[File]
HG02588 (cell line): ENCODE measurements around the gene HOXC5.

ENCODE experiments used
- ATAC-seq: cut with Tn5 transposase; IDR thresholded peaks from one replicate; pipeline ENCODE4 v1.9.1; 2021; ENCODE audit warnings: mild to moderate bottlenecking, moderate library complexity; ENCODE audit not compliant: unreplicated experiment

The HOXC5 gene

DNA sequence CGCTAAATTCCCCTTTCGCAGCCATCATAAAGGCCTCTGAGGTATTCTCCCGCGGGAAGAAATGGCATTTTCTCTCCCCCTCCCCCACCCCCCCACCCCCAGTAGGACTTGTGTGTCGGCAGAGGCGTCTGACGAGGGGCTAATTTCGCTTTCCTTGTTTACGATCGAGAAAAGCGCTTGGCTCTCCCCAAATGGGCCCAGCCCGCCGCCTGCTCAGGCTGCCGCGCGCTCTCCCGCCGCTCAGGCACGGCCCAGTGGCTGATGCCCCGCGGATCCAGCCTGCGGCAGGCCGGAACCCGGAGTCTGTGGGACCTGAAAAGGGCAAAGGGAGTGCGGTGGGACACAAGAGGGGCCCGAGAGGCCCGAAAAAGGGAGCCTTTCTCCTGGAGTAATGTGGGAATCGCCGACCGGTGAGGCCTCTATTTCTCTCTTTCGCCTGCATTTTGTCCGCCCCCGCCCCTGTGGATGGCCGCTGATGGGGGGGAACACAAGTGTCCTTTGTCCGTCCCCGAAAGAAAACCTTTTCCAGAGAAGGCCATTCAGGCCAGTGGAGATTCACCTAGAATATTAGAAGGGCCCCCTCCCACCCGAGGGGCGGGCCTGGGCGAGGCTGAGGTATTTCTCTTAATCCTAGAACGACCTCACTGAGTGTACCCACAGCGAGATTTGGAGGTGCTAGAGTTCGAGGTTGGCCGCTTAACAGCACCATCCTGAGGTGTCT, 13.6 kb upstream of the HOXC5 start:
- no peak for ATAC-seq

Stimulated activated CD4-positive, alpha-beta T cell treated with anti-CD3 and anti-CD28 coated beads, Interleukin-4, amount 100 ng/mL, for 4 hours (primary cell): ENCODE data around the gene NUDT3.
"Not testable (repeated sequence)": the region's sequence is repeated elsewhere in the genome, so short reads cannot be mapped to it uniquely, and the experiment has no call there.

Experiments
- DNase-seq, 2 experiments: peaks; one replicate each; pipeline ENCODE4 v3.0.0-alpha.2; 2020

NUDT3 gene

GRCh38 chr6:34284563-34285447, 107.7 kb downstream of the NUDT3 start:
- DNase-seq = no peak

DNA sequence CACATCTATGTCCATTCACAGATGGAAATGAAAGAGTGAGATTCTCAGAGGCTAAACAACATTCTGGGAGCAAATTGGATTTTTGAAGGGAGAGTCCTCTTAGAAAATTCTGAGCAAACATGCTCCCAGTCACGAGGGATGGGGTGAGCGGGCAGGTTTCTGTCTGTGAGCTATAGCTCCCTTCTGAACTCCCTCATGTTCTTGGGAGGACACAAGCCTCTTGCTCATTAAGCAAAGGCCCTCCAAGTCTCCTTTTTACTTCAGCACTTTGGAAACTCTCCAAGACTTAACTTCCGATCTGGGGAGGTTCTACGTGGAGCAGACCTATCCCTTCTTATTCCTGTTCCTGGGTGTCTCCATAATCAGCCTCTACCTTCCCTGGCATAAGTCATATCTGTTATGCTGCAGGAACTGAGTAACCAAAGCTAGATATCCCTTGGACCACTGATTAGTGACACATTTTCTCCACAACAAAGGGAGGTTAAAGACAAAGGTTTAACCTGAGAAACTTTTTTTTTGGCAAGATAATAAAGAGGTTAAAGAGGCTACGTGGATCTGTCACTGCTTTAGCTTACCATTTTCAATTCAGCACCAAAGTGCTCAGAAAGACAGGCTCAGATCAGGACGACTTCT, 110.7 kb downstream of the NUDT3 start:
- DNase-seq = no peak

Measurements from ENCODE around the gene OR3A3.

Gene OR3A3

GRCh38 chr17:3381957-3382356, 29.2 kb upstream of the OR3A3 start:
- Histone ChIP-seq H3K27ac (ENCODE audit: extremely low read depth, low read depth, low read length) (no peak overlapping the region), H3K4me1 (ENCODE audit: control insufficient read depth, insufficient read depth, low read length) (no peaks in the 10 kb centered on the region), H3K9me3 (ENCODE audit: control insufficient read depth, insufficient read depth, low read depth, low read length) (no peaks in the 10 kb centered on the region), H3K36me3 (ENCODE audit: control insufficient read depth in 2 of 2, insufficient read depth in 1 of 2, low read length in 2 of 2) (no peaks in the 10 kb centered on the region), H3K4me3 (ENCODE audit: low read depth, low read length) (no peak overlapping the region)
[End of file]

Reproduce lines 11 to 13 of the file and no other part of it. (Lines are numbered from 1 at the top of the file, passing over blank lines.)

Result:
NUDT3 gene

GRCh38 chr6:34284563-34285447, 107.7 kb downstream of the NUDT3 start:
- DNase-seq = no peak